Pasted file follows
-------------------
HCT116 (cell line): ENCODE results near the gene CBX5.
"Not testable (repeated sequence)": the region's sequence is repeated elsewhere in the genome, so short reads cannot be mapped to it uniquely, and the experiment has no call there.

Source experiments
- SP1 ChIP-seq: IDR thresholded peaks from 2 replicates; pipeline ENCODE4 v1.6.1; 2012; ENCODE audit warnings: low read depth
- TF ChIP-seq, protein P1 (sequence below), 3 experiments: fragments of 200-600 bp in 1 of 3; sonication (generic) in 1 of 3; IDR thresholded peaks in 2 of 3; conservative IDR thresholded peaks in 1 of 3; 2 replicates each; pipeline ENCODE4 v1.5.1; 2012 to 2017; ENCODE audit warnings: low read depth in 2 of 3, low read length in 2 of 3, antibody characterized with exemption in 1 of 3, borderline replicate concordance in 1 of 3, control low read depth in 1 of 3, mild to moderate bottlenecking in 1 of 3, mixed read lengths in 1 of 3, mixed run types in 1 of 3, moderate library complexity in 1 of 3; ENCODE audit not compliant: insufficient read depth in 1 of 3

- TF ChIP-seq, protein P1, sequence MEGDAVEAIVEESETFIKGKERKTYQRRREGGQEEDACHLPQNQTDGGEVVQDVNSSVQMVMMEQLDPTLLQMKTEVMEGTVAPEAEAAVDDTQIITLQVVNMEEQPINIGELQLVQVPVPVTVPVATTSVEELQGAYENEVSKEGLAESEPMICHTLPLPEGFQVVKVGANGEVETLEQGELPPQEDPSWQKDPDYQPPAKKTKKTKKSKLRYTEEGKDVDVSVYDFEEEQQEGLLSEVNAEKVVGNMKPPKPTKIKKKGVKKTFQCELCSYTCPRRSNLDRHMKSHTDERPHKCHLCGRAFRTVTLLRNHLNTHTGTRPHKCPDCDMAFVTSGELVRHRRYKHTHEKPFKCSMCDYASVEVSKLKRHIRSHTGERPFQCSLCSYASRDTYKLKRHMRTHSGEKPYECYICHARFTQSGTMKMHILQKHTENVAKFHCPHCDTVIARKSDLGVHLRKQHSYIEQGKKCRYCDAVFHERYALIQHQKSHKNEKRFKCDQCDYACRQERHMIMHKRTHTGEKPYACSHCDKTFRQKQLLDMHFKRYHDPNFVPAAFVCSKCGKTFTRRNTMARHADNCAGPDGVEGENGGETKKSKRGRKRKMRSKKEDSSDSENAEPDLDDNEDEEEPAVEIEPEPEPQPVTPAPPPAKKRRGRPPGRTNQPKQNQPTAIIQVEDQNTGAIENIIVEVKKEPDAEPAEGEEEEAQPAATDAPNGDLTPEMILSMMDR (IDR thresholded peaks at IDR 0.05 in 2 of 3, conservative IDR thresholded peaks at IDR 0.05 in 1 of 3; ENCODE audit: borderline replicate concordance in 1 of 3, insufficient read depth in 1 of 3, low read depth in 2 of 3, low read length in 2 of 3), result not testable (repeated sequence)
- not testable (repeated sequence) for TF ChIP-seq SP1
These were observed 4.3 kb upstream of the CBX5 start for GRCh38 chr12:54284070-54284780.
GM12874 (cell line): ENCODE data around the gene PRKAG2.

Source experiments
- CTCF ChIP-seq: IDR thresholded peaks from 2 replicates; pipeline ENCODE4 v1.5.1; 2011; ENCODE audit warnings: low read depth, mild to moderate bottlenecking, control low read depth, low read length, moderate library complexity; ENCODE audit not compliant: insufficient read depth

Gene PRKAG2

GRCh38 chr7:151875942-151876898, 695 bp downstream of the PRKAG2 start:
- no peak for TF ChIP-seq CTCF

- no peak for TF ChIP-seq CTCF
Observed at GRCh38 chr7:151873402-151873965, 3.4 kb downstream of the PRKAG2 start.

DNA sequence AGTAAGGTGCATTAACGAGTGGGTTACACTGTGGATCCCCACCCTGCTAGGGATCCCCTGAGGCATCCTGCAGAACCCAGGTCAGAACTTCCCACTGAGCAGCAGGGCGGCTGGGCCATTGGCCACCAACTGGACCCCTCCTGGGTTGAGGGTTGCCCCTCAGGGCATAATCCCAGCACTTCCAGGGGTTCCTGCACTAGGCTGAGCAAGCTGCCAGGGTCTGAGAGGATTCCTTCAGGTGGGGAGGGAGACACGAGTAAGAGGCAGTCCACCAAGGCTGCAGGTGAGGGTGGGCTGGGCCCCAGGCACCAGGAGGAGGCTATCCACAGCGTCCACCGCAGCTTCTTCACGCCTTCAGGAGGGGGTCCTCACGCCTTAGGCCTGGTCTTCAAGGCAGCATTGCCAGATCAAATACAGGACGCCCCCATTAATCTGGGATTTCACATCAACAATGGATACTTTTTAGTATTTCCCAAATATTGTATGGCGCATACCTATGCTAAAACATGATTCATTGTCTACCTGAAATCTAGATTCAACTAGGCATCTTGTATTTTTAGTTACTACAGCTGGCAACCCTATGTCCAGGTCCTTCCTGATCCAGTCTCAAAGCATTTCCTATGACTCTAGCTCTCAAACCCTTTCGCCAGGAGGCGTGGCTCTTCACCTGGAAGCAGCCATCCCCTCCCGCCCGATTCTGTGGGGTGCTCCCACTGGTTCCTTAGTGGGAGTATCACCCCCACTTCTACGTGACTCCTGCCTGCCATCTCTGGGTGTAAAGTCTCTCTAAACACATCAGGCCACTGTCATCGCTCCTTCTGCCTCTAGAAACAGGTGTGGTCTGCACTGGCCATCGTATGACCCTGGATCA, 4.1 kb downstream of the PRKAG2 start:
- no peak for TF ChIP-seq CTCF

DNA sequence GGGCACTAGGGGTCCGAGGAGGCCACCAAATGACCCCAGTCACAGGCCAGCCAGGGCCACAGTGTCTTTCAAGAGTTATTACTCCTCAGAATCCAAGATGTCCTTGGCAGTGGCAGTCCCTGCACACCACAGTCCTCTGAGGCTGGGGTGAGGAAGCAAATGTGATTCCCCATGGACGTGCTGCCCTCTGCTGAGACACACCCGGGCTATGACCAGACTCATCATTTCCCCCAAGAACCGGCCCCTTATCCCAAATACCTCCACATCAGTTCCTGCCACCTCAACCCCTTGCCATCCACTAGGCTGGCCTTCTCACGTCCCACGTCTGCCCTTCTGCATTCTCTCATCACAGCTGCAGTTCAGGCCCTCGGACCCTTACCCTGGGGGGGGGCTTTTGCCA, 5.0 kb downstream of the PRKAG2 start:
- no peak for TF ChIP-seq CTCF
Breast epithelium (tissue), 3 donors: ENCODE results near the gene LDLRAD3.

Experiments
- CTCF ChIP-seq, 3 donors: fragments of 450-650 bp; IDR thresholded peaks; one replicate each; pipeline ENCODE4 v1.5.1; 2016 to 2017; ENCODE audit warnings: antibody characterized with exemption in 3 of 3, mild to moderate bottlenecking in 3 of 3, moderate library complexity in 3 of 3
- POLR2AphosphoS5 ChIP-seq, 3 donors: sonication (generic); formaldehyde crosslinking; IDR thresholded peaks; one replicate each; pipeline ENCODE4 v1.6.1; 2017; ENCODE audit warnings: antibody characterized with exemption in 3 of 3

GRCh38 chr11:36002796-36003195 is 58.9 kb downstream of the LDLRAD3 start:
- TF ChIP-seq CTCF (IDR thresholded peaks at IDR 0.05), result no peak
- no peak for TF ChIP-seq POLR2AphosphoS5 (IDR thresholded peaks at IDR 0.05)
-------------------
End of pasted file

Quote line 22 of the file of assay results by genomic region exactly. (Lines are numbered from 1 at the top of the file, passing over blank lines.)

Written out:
Experiments